Moiré disaster on the E-5

Started 9 months ago | Discussions
Barry Stewart
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Moiré disaster on the E-5
9 months ago

A friend needed some head shots for a new job he started and he asked me to do the shoot. I brought my E-5 with ZD-50 — as well as my E-PL5.

I stayed with the E-5, though once I got back to my computer, I saw that his suit was turned into wood grain from all the moiré. Rather than reshoot, I used a gausian blur on the suit.

A real pain... and I wonder if the E-PL5 would have been bothered by it. I know my E-1 or E-330 would have done just fine.

Others are forewarned about this potential problem, due to the missing AA filter. I only edited the best 12-15 shots... but I would cry if there were 5 guys wearing the same suit at a wedding!

Sorry... the moiré pattern only seems to show on certain magnifications. This, at least, shows that it was a fairly ordinary suit.

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Art_P
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Not the camera?
In reply to Barry Stewart, 9 months ago

Could it be your viewer program? Or monitor? I viewed the original you provided and saw no moiré.

I've had shots that don't view right under some zoom levels, but if the image displays fine full res or higher mag, the problem isn't with the image.

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veroman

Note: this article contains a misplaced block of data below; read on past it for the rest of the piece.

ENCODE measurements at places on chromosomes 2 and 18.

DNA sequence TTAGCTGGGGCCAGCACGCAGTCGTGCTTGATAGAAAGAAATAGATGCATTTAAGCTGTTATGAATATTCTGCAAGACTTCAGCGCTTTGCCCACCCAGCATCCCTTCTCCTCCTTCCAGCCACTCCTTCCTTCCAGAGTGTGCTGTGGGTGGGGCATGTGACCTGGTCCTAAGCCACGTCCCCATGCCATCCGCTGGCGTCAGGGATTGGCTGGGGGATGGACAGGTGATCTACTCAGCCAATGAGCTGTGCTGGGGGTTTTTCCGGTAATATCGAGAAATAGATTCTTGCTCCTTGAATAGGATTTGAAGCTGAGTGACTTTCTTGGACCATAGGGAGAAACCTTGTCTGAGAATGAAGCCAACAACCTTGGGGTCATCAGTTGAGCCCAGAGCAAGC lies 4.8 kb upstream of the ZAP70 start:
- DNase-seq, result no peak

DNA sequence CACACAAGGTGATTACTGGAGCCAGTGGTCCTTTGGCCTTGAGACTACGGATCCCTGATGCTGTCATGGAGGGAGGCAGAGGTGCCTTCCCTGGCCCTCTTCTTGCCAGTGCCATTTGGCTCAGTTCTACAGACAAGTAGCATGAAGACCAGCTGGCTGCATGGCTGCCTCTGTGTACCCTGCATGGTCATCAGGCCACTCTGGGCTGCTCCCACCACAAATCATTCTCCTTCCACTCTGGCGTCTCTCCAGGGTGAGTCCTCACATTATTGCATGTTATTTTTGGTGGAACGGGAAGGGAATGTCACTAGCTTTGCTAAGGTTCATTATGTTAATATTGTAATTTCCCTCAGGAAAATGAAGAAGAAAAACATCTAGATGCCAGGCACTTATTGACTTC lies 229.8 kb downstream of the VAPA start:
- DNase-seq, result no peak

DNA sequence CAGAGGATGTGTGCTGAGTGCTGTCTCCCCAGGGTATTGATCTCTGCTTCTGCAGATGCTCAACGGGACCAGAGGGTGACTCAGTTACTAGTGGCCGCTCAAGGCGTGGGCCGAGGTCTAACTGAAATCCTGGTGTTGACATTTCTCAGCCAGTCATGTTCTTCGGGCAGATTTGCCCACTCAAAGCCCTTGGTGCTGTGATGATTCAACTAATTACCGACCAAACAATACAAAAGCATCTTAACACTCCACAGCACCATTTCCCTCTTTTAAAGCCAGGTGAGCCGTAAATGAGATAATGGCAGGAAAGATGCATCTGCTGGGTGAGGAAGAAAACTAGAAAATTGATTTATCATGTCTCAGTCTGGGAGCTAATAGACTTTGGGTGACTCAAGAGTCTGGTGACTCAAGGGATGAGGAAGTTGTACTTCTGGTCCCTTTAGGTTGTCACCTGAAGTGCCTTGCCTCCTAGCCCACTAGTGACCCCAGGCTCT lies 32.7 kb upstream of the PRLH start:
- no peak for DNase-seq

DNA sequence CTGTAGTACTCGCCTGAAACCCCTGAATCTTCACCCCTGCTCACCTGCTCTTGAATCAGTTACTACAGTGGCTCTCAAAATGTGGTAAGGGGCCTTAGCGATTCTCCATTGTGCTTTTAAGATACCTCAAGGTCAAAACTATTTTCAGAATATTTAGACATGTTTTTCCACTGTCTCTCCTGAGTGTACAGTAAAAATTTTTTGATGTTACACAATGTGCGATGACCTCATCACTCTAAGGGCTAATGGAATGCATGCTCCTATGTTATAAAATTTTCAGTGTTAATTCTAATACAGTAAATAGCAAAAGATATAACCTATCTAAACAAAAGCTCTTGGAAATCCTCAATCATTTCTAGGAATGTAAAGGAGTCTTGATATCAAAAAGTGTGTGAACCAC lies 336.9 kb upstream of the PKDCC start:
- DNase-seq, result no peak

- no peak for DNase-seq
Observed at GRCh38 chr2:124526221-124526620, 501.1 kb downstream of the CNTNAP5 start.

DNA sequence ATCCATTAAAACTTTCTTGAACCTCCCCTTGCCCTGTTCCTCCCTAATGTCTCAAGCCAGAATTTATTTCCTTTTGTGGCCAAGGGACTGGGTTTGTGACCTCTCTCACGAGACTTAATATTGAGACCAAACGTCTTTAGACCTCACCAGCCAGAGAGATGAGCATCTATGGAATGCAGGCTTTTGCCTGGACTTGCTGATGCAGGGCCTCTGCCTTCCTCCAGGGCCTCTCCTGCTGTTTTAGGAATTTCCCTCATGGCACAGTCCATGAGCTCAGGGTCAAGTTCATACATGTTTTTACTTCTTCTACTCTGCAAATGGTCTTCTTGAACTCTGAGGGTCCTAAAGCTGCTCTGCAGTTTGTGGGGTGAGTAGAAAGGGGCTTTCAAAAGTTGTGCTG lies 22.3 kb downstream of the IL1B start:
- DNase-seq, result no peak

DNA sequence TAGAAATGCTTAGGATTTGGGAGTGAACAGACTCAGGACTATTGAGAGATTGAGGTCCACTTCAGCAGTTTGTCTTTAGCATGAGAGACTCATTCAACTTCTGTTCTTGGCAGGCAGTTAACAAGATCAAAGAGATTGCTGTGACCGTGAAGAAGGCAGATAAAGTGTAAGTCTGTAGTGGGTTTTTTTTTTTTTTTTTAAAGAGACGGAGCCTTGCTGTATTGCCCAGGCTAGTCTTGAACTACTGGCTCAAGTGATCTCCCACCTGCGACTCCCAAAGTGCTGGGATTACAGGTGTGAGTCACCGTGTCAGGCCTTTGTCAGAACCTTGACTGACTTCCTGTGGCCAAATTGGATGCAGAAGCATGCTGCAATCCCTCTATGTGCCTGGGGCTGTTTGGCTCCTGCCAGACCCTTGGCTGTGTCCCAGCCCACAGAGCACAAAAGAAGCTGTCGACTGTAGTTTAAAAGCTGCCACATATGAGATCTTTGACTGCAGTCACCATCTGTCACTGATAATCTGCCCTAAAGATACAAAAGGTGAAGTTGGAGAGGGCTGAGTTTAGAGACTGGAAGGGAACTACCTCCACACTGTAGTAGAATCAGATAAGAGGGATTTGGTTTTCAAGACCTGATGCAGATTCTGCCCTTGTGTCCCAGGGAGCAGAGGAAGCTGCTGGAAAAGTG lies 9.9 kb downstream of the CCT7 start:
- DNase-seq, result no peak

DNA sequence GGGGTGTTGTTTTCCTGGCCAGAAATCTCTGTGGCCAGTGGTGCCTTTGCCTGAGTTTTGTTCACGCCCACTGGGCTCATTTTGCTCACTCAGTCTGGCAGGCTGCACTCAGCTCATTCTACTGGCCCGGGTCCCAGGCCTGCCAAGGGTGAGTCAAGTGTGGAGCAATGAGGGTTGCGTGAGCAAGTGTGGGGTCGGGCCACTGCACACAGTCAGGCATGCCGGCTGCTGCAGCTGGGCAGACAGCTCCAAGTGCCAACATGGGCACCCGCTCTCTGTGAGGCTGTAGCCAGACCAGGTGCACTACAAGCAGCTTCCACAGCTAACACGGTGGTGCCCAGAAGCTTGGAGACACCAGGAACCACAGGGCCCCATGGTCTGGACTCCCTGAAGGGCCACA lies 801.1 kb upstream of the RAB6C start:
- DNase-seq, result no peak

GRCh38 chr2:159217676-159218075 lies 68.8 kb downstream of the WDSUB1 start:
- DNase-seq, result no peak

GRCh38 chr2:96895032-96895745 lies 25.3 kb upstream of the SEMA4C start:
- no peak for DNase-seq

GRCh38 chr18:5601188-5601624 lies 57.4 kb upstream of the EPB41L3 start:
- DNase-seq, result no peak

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Re: Moiré disaster on the E-5
In reply to Barry Stewart, 9 months ago

Sorry, but I don't see it. I see a pattern to the suit that looks pretty normal ... I mean it simply looks like a patterned weave.  Is your post the corrected version?

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Airmel
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What disaster?
In reply to Barry Stewart, 9 months ago

Can you post an original uncorrected copy of the photo?

This one doesn't seem to have any problems.

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goblin
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Re: Moiré disaster on the E-5
In reply to Barry Stewart, 9 months ago

This one is the most non-desastrous pic I've seen so far this year

Title should be changed by a moderator. While there is probably a problem with the viewer of the OP, the thread title gets indexed in all the search engines.

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alatchin
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Barry Here is the problem
In reply to Barry Stewart, 9 months ago

Monitors Cause Moire, if you magnification and detail interfere with the monitor, Moise is created. Downressing can also cause moire... Sometimes when you want to send a lower res file to a client, you have to blur the original before you downres, otherwise you get moire.

This file is perfectly fine as far as i can see.

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Great Bustard
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"Disaster" is a bit strong.
In reply to Barry Stewart, 9 months ago

Barry Stewart wrote:

A friend needed some head shots for a new job he started and he asked me to do the shoot. I brought my E-5 with ZD-50 — as well as my E-PL5.

I stayed with the E-5, though once I got back to my computer, I saw that his suit was turned into wood grain from all the moiré. Rather than reshoot, I used a gausian blur on the suit.

A real pain... and I wonder if the E-PL5 would have been bothered by it. I know my E-1 or E-330 would have done just fine.